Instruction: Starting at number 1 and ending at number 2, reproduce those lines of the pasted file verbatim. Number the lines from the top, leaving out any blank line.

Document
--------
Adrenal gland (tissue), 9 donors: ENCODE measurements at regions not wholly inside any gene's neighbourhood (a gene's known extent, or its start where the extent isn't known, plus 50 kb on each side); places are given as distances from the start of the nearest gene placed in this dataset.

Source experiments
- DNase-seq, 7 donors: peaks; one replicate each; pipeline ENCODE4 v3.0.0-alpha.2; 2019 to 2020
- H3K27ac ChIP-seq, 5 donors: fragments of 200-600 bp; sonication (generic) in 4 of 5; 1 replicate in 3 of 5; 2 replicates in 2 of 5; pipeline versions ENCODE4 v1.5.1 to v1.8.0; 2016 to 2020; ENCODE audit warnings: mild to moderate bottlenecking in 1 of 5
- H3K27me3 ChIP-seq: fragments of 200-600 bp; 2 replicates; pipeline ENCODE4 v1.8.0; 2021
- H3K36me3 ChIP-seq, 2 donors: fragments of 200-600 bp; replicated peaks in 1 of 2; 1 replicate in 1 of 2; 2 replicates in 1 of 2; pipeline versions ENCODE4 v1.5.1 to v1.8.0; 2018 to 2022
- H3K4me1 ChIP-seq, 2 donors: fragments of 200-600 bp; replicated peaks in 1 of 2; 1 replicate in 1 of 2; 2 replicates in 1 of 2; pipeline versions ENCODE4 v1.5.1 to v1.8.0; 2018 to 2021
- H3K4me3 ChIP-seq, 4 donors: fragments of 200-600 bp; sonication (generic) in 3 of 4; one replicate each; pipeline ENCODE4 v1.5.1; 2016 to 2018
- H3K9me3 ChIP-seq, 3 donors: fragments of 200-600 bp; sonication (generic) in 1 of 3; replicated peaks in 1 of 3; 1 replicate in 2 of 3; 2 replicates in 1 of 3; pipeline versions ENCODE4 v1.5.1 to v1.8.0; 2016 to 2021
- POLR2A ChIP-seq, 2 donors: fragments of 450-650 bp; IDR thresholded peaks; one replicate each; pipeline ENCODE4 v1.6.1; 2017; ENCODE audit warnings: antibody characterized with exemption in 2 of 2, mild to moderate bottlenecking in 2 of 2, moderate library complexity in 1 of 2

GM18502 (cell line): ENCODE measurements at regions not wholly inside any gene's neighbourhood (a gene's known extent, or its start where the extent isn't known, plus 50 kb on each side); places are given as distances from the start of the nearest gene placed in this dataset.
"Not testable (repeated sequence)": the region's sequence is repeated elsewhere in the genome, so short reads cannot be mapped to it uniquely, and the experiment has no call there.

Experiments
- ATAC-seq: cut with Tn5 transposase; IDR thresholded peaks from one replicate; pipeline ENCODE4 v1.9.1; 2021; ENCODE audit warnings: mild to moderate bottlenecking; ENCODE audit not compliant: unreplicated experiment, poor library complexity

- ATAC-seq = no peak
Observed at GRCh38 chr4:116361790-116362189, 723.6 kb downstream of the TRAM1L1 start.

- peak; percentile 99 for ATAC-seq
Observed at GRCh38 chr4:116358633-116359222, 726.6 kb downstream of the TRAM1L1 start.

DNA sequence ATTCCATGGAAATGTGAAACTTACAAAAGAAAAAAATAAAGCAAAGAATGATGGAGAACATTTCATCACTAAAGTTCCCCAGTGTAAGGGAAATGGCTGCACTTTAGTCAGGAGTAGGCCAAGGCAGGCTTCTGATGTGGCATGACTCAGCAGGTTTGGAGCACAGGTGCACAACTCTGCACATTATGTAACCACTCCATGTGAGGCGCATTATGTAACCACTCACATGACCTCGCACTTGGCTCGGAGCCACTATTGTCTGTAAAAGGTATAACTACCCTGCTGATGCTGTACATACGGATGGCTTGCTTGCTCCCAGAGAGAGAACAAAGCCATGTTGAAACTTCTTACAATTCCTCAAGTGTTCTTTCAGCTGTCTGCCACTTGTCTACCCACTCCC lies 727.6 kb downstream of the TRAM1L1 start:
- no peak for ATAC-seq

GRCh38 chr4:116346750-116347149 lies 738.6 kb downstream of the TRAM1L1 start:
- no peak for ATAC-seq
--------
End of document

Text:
Adrenal gland (tissue), 9 donors: ENCODE measurements at regions not wholly inside any gene's neighbourhood (a gene's known extent, or its start where the extent isn't known, plus 50 kb on each side); places are given as distances from the start of the nearest gene placed in this dataset.

Source experiments